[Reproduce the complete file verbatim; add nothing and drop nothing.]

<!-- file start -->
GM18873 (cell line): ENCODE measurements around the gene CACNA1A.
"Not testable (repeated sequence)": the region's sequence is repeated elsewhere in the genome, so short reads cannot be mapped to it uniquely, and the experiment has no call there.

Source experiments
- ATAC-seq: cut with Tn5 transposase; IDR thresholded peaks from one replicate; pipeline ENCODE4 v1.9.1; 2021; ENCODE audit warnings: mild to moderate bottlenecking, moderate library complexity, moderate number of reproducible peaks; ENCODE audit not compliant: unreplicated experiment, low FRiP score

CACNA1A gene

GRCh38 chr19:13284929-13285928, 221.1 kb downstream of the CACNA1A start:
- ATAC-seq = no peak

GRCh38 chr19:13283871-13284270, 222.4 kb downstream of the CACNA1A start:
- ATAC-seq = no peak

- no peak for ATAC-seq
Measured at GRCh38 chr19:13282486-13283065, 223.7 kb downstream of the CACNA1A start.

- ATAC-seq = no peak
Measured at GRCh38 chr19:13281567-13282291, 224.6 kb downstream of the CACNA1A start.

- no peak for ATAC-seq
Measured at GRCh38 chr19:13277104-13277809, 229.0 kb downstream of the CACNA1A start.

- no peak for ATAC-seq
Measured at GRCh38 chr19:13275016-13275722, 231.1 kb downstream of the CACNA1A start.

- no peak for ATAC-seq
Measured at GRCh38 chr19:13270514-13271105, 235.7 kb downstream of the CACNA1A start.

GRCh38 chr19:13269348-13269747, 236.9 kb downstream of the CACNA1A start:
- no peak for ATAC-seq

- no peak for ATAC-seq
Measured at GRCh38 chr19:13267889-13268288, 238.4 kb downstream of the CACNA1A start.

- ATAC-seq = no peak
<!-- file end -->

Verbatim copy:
GM18873 (cell line): ENCODE measurements around the gene CACNA1A.
"Not testable (repeated sequence)": the region's sequence is repeated elsewhere in the genome, so short reads cannot be mapped to it uniquely, and the experiment has no call there.

Source experiments
- ATAC-seq: cut with Tn5 transposase; IDR thresholded peaks from one replicate; pipeline ENCODE4 v1.9.1; 2021; ENCODE audit warnings: mild to moderate bottlenecking, moderate library complexity, moderate number of reproducible peaks; ENCODE audit not compliant: unreplicated experiment, low FRiP score

CACNA1A gene

GRCh38 chr19:13284929-13285928, 221.1 kb downstream of the CACNA1A start:
- ATAC-seq = no peak

GRCh38 chr19:13283871-13284270, 222.4 kb downstream of the CACNA1A start:
- ATAC-seq = no peak

- no peak for ATAC-seq
Measured at GRCh38 chr19:13282486-13283065, 223.7 kb downstream of the CACNA1A start.

- ATAC-seq = no peak
Measured at GRCh38 chr19:13281567-13282291, 224.6 kb downstream of the CACNA1A start.

- no peak for ATAC-seq
Measured at GRCh38 chr19:13277104-13277809, 229.0 kb downstream of the CACNA1A start.

- no peak for ATAC-seq
Measured at GRCh38 chr19:13275016-13275722, 231.1 kb downstream of the CACNA1A start.

- no peak for ATAC-seq
Measured at GRCh38 chr19:13270514-13271105, 235.7 kb downstream of the CACNA1A start.

GRCh38 chr19:13269348-13269747, 236.9 kb downstream of the CACNA1A start:
- no peak for ATAC-seq

- no peak for ATAC-seq
Measured at GRCh38 chr19:13267889-13268288, 238.4 kb downstream of the CACNA1A start.

- ATAC-seq = no peak